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From Justin Erenkrantz <>
Subject Re: [DISCUSS] Communicating intent around non-release, downstream integration binary artifacts
Date Wed, 24 Jun 2015 03:12:56 GMT
On Tue, Jun 23, 2015 at 10:48 PM, Roman Shaposhnik <> wrote:
> On Tue, Jun 23, 2015 at 3:20 PM, Ross Gardler (MS OPEN TECH)
> <> wrote:
>> There is nothing preventing "clearly identifiable non-release artifacts
>> available to the general public". Many projects make automated nightly builds available
for example.
> This! Honestly this has always been my personal interpretation of the policy
> (although now that I'm re-reading it I see how it could be interpreted in a
> radically different way).
> IOW, I've been mentoring a lot of poddlings and advising them that as
> long as they go out of their way to label 'nightly' artifacts as NON RELEASE,
> DON'T TRY IT AT HOME, DANGER!!! it is ok to make them available to
> "general public" (*). I have always though that, for example, -SNAPSHOT version
> designation is enough to communicate that  type of intent. Same as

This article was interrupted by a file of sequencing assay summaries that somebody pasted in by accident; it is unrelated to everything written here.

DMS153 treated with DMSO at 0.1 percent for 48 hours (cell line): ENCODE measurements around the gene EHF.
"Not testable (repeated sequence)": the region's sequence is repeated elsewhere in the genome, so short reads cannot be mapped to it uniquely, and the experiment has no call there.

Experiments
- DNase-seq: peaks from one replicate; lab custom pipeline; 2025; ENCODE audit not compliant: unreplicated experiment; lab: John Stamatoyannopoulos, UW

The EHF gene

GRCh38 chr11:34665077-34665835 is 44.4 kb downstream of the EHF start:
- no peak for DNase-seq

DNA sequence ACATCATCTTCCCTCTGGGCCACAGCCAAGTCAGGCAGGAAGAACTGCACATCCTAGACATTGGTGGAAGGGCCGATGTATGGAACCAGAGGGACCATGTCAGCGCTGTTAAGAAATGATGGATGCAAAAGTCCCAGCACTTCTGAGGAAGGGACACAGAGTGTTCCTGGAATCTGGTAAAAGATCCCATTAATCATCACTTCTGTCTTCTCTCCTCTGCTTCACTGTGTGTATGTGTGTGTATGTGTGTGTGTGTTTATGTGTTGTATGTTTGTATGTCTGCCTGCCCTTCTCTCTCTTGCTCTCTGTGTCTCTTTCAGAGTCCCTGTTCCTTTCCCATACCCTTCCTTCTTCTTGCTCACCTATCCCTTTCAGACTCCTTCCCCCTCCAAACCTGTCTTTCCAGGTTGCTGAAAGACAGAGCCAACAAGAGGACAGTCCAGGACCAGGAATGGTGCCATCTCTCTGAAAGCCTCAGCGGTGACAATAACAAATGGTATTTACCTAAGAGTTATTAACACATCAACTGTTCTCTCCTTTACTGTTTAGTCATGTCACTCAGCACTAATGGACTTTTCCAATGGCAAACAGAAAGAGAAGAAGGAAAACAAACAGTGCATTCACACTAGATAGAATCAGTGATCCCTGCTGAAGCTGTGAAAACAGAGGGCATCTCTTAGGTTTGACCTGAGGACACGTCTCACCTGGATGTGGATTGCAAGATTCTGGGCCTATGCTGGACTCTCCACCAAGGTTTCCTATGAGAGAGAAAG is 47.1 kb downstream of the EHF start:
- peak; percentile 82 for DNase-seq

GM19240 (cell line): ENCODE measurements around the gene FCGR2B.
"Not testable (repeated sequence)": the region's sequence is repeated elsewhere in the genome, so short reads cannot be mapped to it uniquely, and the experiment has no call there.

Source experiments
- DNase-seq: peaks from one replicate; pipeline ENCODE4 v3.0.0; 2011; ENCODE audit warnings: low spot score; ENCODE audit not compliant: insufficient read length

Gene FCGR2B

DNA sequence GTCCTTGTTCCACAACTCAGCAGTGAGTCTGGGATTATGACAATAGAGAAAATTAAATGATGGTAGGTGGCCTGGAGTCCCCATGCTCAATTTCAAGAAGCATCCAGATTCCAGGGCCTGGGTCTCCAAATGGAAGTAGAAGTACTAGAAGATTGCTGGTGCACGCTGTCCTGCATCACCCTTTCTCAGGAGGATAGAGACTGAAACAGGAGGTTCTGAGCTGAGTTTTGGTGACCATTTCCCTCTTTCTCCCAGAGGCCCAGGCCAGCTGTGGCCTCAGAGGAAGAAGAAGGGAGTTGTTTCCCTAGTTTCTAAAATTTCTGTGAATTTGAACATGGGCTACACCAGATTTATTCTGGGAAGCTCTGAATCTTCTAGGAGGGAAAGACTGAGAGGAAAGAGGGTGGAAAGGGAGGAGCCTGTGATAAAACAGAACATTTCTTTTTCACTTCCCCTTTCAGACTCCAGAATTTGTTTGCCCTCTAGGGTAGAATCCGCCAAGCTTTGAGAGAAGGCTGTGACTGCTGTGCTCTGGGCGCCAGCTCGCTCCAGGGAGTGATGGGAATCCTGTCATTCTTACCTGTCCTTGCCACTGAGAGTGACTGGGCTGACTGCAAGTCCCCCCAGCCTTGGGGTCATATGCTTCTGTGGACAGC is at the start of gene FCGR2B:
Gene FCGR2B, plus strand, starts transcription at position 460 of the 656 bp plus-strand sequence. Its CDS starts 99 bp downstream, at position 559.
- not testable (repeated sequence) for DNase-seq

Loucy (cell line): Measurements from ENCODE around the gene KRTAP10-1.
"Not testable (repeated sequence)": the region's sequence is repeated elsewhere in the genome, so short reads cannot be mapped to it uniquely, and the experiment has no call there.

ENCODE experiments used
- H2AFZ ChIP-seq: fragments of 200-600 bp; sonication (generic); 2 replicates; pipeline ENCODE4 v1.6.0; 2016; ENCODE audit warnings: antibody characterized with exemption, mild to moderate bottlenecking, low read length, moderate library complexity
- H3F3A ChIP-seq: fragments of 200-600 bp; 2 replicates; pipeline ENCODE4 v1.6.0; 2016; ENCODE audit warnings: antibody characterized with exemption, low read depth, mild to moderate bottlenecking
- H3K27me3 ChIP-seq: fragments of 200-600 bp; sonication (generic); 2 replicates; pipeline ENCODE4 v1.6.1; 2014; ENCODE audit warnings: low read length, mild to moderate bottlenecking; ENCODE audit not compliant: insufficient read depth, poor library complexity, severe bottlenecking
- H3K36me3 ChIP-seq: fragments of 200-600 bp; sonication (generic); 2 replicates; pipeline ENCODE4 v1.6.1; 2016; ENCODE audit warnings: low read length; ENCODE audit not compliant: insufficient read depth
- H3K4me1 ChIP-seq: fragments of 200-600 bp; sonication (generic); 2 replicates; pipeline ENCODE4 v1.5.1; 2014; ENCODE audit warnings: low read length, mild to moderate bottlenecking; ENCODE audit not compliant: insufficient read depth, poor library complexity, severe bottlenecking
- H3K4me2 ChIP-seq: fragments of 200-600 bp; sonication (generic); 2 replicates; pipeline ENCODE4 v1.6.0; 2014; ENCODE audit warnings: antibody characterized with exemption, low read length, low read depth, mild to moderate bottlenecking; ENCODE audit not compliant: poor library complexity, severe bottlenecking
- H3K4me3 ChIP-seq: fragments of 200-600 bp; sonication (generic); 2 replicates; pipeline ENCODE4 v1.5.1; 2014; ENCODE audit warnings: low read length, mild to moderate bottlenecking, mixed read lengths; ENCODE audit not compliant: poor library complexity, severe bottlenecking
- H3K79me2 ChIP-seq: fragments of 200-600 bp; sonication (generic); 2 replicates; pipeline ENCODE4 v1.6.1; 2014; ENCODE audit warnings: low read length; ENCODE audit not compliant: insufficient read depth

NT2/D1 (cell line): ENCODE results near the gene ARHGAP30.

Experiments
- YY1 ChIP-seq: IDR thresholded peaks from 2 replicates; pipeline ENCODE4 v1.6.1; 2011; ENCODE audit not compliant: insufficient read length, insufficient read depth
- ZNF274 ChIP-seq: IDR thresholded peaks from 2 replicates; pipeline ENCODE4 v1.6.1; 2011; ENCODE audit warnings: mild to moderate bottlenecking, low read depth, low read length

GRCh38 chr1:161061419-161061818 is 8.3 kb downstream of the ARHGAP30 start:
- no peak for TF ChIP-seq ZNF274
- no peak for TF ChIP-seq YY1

> SNAPSHOT/NONRELEASE tag on Docker image, etc.

I agree.  As long as the version designation of the artifact includes
-SNAPSHOT or -DEV or whatever, I think that's sufficient to qualify as
a "clearly identifiable non-release artifact".

FWIW, httpd always had nightly tarballs available for consumption and testing.

I do think that the threshold is that it needs to come from an
automated process blessed by the [P]PMC.  If it requires a human to
publish the "nightly" into the distribution channel, then I think
that's probably where the line gets crossed and our voting rules

Nightly builds shouldn't be "easily" found - except deep inside
developer-facing documentations.  All obvious materials should point
at the official, blessed releases.  But, it's important to provide a
channel for downstream people to test trunk/master/develop (whatever
shiny name the project calls it).

In today's day and age, producing Docker-like thingys is akin to
producing RPMs.  I won't go into why I think the centralized Docker
Hub is a huge mistake - it's simply how you consume Docker thingys.  I
do wish that we could point folks at a specific Docker registries (a
la an apt or yum repos), but having a single global registry is how
Docker, Inc. apparently thinks that it'll justify its valuations.

Cheers.  -- justin

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